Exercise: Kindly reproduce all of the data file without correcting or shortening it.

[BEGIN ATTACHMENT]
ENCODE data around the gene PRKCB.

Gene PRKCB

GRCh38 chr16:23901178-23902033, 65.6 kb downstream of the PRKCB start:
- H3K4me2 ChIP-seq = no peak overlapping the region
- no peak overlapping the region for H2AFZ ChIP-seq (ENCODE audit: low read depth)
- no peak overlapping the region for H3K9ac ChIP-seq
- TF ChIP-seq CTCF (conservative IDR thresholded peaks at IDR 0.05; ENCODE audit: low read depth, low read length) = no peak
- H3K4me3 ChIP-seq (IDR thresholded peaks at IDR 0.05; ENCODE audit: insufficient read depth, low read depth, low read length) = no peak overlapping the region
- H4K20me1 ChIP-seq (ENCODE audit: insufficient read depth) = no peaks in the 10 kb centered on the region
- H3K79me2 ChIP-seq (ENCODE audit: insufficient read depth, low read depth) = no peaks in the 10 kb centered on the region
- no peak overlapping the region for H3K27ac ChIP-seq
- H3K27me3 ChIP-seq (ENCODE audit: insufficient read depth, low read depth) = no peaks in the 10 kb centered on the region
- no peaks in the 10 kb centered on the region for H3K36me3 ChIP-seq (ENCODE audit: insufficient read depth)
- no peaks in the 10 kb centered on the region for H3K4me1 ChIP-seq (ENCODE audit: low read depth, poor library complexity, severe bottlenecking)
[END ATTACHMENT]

ENCODE data around the gene PRKCB.

Gene PRKCB

GRCh38 chr16:23901178-23902033, 65.6 kb downstream of the PRKCB start:
- H3K4me2 ChIP-seq = no peak overlapping the region
- no peak overlapping the region for H2AFZ ChIP-seq (ENCODE audit: low read depth)
- no peak overlapping the region for H3K9ac ChIP-seq
- TF ChIP-seq CTCF (conservative IDR thresholded peaks at IDR 0.05; ENCODE audit: low read depth, low read length) = no peak
- H3K4me3 ChIP-seq (IDR thresholded peaks at IDR 0.05; ENCODE audit: insufficient read depth, low read depth, low read length) = no peak overlapping the region
- H4K20me1 ChIP-seq (ENCODE audit: insufficient read depth) = no peaks in the 10 kb centered on the region
- H3K79me2 ChIP-seq (ENCODE audit: insufficient read depth, low read depth) = no peaks in the 10 kb centered on the region
- no peak overlapping the region for H3K27ac ChIP-seq
- H3K27me3 ChIP-seq (ENCODE audit: insufficient read depth, low read depth) = no peaks in the 10 kb centered on the region
- no peaks in the 10 kb centered on the region for H3K36me3 ChIP-seq (ENCODE audit: insufficient read depth)
- no peaks in the 10 kb centered on the region for H3K4me1 ChIP-seq (ENCODE audit: low read depth, poor library complexity, severe bottlenecking)